We were next asked if we wanted to try calling the police again for assistance, and that if we had not found help by the morning we could call Good Sam again. We called the non-emergency number. Dispatch tried calling the towing company as well, got their voicemail and said that was “not normal.” We were told that a CHP officer might call us or stop by and check on us, but they never did. We told them we were going to bed (it was about 11:00 at that point). In between the traffic noises, I could hear the waves crashing below.
In the morning, Ryan went outside and found a huge puddle of brake fluid next to our tire. When I tapped the brake it made a clicking sound and he watched more brake fluid ooze out. Les Schwab is not open on Sundays, but we called them again anyway. I remembered hearing them sending a technician on a mobile service call, and was hoping we could drag them out here to fix their mistake.
It is now Sunday afternoon, and we are still here. We tried calling Good Sam again in the morning. The person we spoke to this time tried once again to call the towing company and got voicemail again. Again, it was suggested that we call the police and then the towing company. We did, and the police were not very helpful other than to give us the phone number for the towing company.
We called twice in a row and got through on the second try. We explained our situation (in a turnout, 20,000 pound motorhome, no brakes, pets and humans on board) and it seemed that he was uncertain whether he could fit his 40-foot tow truck into the turnout to get us hitched. He also said there was no room for 2 people, let alone animals. We discussed getting a taxi for ourselves. Then he quoted us the price: $1200. That’s $100 per mile.
At that point I called back Good Sam and spoke to a third person. They had mentioned that if I contacted a company myself after they were unable to assist me that I could “submit the bill for reimbursement consideration.” I wanted to ensure that they would pay this bill, since it was so large. And could they possibly get a better price if they called directly, now that the towing company was answering the phone again?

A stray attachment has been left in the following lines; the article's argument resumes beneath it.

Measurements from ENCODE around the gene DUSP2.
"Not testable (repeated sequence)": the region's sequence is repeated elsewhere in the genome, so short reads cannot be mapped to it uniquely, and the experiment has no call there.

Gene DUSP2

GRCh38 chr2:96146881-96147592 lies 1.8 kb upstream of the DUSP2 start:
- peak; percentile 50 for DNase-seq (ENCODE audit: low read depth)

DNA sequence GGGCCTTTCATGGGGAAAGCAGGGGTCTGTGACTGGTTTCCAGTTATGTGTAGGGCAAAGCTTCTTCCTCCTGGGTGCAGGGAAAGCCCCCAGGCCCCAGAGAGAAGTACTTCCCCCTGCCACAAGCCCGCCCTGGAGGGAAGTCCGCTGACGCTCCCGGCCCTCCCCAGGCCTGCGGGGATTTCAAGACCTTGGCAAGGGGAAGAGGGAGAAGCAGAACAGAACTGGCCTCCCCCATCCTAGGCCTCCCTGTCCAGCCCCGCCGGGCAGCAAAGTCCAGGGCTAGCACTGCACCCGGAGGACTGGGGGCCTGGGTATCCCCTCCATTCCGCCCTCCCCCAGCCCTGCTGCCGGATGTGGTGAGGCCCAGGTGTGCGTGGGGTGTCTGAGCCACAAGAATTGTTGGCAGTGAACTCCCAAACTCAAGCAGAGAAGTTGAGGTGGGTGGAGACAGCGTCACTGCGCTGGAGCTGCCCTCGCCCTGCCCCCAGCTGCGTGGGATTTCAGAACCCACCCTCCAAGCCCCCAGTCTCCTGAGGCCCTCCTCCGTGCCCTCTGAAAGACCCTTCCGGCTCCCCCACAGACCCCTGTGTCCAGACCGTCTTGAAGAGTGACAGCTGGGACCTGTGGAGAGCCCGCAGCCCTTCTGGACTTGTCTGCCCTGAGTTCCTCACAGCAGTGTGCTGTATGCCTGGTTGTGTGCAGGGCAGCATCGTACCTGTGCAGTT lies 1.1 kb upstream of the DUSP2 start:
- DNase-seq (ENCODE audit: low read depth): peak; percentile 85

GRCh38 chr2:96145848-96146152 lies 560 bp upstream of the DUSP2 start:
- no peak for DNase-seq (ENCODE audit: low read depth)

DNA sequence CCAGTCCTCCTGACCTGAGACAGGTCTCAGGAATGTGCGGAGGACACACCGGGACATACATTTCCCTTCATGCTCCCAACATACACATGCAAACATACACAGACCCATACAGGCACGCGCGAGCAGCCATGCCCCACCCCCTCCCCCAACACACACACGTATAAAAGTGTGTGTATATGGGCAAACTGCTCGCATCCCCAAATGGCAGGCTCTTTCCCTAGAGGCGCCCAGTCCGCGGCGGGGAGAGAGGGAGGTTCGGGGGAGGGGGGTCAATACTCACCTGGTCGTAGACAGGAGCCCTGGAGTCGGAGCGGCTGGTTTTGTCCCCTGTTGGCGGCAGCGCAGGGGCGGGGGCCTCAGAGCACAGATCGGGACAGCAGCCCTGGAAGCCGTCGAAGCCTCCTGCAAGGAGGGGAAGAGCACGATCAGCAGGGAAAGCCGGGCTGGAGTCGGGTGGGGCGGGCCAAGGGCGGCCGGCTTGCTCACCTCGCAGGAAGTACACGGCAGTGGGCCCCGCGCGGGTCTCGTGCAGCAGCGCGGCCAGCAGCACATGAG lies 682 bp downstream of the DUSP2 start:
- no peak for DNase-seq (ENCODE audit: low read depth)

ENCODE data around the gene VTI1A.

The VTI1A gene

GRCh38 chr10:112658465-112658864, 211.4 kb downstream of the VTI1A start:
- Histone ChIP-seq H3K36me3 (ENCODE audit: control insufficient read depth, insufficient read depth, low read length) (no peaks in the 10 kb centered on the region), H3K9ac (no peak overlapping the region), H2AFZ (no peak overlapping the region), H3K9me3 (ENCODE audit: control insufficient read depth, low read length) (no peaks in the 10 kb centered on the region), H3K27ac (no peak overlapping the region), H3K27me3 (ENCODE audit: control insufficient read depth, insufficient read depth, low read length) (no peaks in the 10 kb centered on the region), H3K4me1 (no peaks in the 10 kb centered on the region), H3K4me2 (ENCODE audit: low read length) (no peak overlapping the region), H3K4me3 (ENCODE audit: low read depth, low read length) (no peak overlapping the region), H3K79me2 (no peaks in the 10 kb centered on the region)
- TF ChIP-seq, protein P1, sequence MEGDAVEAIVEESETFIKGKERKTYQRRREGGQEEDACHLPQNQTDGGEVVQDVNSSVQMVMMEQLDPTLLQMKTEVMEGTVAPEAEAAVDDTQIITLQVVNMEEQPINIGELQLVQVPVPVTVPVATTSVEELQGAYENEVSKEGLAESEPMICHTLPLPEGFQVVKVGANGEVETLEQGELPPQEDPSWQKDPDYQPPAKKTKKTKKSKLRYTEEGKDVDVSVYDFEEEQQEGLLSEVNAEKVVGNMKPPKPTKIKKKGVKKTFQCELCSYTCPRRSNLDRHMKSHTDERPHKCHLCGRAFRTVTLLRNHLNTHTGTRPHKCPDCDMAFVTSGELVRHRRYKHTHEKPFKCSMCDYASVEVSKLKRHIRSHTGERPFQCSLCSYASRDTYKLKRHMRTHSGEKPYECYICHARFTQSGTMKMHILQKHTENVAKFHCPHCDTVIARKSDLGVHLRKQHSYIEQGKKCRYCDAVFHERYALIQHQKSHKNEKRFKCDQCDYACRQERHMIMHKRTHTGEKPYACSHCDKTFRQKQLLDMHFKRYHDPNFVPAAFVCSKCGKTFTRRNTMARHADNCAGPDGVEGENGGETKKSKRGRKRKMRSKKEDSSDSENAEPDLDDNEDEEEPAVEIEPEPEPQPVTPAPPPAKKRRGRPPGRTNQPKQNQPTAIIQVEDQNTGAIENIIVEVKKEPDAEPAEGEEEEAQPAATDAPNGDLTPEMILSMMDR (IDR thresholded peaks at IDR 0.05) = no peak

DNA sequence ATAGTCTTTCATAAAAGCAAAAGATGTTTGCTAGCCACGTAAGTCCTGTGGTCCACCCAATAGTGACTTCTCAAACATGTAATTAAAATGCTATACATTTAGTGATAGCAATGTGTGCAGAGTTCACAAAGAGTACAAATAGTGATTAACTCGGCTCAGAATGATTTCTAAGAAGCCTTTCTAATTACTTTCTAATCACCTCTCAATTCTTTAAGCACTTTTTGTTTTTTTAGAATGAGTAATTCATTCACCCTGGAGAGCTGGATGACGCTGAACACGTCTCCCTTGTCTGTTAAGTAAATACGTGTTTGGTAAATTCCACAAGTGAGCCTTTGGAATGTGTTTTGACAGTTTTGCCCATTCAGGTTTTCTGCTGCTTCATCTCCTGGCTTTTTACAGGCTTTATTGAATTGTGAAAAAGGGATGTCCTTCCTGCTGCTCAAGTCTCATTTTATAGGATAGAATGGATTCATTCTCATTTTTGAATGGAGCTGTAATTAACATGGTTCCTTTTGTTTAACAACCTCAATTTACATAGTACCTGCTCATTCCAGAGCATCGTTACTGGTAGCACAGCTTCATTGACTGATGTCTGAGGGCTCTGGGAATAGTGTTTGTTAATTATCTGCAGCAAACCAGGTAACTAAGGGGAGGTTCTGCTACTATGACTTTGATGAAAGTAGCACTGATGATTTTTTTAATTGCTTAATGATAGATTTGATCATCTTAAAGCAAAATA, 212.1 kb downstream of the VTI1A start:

Things went downhill from there. There was no guarantee that they would pay all (or any) of the towing fee, I was told, and for some reason when I “called the authorities” I became responsible for getting my own help. It didn’t matter to his person that I had called both the towing company and the police at the specific instructions of the previous Good Sam agents, and at no time had they informed me that doing so would void my coverage. The response: “Well, I’m just telling you how it is.” My response: “Then I want to speak to a supervisor.”
I was put on hold for over ten minutes before I hung up. I proceeded to call my brother, the automobile guru, and was told that unfortunately there was no way we could jerry-rig the leak with duct tape and extra brake fluid and then limp back into town. Meanwhile, Good Sam called back about six times and I ignored their call each time. I was done with them.
Ryan and I talked it over. We determined that since there were no repair shops open today anyway, and we are (mostly) and have what we need, we might as well stay here again tonight. We checked, and even if we could get towed to a campground they wouldn’t let us in while we’re leaking brake fluid and not able to drive away on our own. So we would pay $1200 to get towed back to the Les Schwab parking lot to await Monday morning.
Instead, we’re going to try our luck with the shop bright and early tomorrow in the hopes they will send someone out (or foot the bill for the towing?? That part’s a pipe dream). I guess we’ll see what happens tomorrow. If need be, we will pay the $1200, because 3 nights in a row of dry camping is our absolute limit at this point. To be continued…